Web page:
Review: Interesting gun gear

Useful Shooting Gear

Here is a short list of a few pieces of gear that I have found to be useful to my shooting endeavors.  Three items can help protect you against an attacker, while the fourth can protect your long-term health.


There are many useful tools on the market.  Please share your favorites in the comments section at the end of this article.  I know I like to discover new bits of gear, and I bet a lot of readers do as well.

AmeriGlo Pro Glow Front Sight

For a self-defense handgun, I like to have a big, bright front sight.  Most factory sights are somewhere between marginal and poor for my defensive needs.  There are a number of aftermarket sight replacements I have tried, but the one I recently had installed on my pistol is the ProGlo Tritium front sight from AmeriGlo.

The ProGlo Tritium is a normal sized sight with a bright tritium vial in the center that glows in the darkness.  What sets the ProGlo apart from other night sights is that a large, lime-green circle surrounds the tritium vial.  This neon-bright circle is with width of the sight and nearly as tall, which is very easy to see.

Additionally, the circle uses a phosphorescent paint that absorbs ambient light and glows in low light conditions.  I found that in twilight lighting conditions tritium tends to be too weak to be easily seen, but the phosphorescent paint gives me a bright front sight with which to aim.

I.C.E. Claw Rear Sight

I recently had an I.C.E. Claw rear sight installed on my Glock 19.  I never had a problem with the factory standard Glock sight, but Claw sight designer Rob Pincus convinced me to try one out.


The sight is designed with an aggressive angle on the front edge of the slide.  It was designed like this to provide the best hook for one-handed reloads and malfunction clearing.  Should one hand be injured in a fight, the user can still manipulate the slide by hooking the front sight on a belt, boot, table corner or virtually anything else.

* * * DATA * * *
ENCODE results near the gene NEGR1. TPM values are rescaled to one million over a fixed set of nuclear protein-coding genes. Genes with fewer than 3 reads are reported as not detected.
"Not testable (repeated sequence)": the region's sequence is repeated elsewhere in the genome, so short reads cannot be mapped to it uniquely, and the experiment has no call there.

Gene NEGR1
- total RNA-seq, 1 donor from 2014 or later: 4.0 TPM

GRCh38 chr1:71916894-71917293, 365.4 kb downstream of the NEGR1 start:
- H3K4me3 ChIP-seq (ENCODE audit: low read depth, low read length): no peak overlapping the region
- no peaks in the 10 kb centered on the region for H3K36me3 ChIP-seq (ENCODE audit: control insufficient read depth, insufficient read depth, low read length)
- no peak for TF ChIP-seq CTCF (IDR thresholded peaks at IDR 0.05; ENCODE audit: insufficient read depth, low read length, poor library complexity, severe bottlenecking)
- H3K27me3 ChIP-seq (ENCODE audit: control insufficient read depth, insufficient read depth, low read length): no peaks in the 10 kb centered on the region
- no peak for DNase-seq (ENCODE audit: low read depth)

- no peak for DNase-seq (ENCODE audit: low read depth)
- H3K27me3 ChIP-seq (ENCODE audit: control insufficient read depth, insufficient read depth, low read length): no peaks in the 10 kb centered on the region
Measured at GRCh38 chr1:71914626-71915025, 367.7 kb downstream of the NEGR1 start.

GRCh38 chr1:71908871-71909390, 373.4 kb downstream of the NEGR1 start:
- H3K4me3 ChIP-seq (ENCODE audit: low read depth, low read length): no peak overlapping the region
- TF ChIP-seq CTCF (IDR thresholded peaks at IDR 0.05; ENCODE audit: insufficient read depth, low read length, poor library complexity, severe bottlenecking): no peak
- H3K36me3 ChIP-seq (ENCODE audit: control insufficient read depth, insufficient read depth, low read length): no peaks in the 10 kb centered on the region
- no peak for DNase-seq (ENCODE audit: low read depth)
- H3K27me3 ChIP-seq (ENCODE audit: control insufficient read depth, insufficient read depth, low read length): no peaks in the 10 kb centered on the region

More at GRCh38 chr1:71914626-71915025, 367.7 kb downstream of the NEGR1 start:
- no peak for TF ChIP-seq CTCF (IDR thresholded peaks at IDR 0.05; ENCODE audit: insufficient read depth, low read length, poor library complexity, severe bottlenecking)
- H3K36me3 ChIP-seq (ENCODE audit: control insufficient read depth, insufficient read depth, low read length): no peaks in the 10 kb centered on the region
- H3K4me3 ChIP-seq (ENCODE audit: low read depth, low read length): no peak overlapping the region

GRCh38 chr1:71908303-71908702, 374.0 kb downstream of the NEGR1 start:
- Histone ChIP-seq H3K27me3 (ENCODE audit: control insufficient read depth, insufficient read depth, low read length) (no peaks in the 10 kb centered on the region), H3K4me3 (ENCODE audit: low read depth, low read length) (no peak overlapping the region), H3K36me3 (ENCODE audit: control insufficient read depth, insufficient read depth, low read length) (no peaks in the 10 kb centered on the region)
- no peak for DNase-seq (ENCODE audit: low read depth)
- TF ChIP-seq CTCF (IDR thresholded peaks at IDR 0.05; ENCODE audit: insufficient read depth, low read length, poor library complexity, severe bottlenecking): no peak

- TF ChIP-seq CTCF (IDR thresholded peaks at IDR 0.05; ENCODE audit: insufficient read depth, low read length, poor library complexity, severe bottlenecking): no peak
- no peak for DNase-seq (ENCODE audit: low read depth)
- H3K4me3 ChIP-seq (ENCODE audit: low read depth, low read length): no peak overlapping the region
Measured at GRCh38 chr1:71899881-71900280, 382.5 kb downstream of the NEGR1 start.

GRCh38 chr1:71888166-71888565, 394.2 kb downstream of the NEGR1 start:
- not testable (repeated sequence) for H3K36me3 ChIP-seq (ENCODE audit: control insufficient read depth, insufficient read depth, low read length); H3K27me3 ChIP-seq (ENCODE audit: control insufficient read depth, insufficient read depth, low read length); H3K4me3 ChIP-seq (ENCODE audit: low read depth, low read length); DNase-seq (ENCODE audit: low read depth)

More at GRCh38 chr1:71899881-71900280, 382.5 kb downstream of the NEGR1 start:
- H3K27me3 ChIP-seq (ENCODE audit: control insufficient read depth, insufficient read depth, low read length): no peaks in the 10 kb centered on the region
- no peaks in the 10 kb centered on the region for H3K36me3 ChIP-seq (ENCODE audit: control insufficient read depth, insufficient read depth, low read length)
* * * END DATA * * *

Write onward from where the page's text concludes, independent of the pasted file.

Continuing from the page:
The sight is metal and drifts into place once the factory sight is removed.  The face is a matte black finish without any white dots or other markings.

The rear notch is 0.180” wide, which is noticeably wider than the 0.140” notch on the factory sight.  For a fighting handgun where putting round on target quickly is more important than slow precise shots, I prefer the wider notch.

These sights are also made by AmeriGlo and can be bought from them or from I.C.E.  I like this rear sight a lot.  It does exactly what Pincus told me it would do, and is an improvement over the factory sight that was on my pistol.  If you have a ramped rear sight, I encourage you to consider going to a rear sight with a hard edge or the Claw sight.

Tuff Products Quick Strips

If you carry a revolver for self-defense, do you carry any extra ammo?  If so, you are probably familiar with the Bianchi Speed Strips.  I love carrying a J-frame Smith & Wesson, and I never leave the house without at least one strip of extra .38 Special ammo.



As nice as the Speed Strips are, they are limited in caliber: either .38 Special/.357 Magnum or .44 Special/Magnum/.45 Colt.  Tuff Products offers an alternative product with a lot more flexibility.

The Tuff Quick Strips cover calibers from .17 HM2 to .500 S&W plus 10, 12 and 20 gauge.  I grant you that you are not likely to carry a .416 Rigby for self defense (yes, they make a Quick Strip for that caliber along with .500 Linebaugh and .300 Win Mag.)  But, there are many people who carry a .22 LR revolver like the Ruger LCR.  To my knowledge, only Tuff Products offers an option of carrying 10 spare .22 LR rounds in a flat, concealable manner.

SensGard Hearing Protection

I was recently introduced to a form of hearing protection that was new to me, though I suspect the underlying technology has been in use for a long time.  SensGard hearing protection isn’t a plug or a muff exactly, rather it is a pair of long tubes connected to a headband in a configuration similar to earmuffs.

A shooter inserts the SensGard hearing protection into the ears and rotates the headband to secure the unit in place.  According to SensGard, the “sonically sealed chambers act as an extension of the ear canal. They form a vacuum that pulls harmful sounds away from the sensitive ear anatomy.”



I can’t prove the physics to you, but I can say they work amazingly well.  The 31 dB-rated model I wore to the range recently were very impressive in their ability to reduce loud sounds.  The set is very lightweight, and I was very impressed at how well they reduced the sound of gunfire.

Due to the design of the unit, conversation is easier to hear than with standard plugs or muffs.  While I found the volume to be reduced, I thought the sounds were much clearer than what I hear with traditional plugs.  Conversation was not amplified, as with a set of electronic ear pro.  However, the SensGard is more compact and cheaper than most electronic hearing protection, and they do not use any batteries.

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